Furthermore, the fact that some ancestral figure, and one of his descendants (such as Mr. Sulzberger), want to answer what they consider the high public calling of controlling a newspaper doesn‚Äôt mean that the other descendants--the rest of the family, who have nothing to do with the newspaper's editorial policy--derive satisfaction from trading their profits for the publisher's continued influence over the product. Why should they? It is not their opinions that are being pushed on the public, but some distant cousin's. With each new generation, the number of slices into which the profit pie is cut grows larger, and each slice thinner, and with the newspapers under tremendous financial pressure from the Internet, family members grow ever more restive.
The separation of ownership and control in large companies is an old story. But it was a story about hired managers' being the imperfect agents of the shareholders (the owners) because the shareholders were too numerous, and their individual stakes in the company too small, to make them effective monitors of the managers, who would therefore have opportunities to pursue their private ends at the expense of the nominal owners. Amputating common stockholders' voting rights is something else. While it is true that the individual shareholder is unlikely to have any effective control over the enterprise, the shareholders as a whole, represented by the board of directors, have a degree of control--less than they are supposed to have, because boards of directors are rarely completely independent of the hired management, but still some. If you take away the right of the majority of the shareholders to control the board of directors, you take away all their control, though they may still have influence, especially if they have some voting rights and can ally with dissident members of the control group (the family, in the case of the family-controlled corporation).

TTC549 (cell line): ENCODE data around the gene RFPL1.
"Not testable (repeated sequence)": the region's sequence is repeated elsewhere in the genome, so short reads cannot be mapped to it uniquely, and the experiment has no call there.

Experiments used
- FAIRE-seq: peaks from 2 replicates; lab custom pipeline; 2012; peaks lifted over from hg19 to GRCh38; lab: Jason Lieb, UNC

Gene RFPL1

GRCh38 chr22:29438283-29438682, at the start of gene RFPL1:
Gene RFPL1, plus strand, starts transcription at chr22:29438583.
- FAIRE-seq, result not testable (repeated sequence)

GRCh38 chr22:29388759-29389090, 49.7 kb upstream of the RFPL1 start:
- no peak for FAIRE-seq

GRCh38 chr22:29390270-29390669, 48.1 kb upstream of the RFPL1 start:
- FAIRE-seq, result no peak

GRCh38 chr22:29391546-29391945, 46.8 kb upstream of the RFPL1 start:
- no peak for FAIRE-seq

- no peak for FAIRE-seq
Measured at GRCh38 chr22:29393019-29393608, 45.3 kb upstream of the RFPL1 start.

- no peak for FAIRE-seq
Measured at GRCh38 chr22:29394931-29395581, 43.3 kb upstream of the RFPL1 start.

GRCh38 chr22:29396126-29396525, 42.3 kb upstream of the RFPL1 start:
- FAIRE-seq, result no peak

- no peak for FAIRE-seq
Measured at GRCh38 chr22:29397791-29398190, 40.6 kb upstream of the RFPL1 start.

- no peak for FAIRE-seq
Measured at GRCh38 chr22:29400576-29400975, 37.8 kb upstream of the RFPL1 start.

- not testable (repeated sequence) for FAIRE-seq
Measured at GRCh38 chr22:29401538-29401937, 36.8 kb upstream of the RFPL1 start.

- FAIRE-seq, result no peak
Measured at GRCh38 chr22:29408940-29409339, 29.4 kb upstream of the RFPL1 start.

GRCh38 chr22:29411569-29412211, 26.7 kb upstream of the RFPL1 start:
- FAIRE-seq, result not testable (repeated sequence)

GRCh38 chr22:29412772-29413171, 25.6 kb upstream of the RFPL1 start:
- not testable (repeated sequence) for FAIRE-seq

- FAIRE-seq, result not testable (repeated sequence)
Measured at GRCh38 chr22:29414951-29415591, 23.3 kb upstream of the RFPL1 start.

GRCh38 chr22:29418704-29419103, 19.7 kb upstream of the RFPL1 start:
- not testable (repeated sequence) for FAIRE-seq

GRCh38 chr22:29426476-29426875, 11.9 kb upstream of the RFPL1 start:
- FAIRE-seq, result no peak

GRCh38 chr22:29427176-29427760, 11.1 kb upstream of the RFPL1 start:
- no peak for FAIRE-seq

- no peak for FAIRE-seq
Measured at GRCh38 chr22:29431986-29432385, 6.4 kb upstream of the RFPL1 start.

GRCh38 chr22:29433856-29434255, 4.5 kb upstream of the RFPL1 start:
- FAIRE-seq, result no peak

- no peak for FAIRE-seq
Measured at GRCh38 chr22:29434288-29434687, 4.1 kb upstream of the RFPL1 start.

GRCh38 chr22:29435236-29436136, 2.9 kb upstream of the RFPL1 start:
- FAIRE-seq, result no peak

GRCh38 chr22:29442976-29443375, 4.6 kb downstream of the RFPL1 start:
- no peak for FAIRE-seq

This stripping of control from the majority of the shareholders is awkward because owners of a corporation‚Äôs common stock are the residual risk bearers. They do not have a fixed return, like bondholders. Their fortunes rise and fall with the corporation's profits, and so one might wonder why anyone would own stock in a corporation controlled by a group that justified its control as necessary to avoid maximizing the company's profits! The answer has to be that the company must offer its shares to the public at a discount to compensate them for their lack of control and diminished profit expectations.
The family corporation is a viable enterprise form for the same reason that families are viable social groupings: relations of trust based on intimate knowledge, altruism, reciprocity, and threat of ostracism can be good substitutes for relations based on contract and reputation. The advantages of the family form have to be traded off, however, against the disadvantage, which it shares with hereditary monarchy, that a genetic connection is no guarantor of equality of aptitude or motivation. As a family expands over generations and the founder's genetic endowment becomes increasingly diluted and bonds of altruism fray, the disadvantages of the family enterprise grow relative to the advantages. And when on top of that the family-controlled enterprise is faced with sharp new challenges, as is happening today in the newspaper industry because of the rise of the Internet, the disadvantages of family control become disabling. Probably, therefore, the days of the family-owned newspaper are numbered.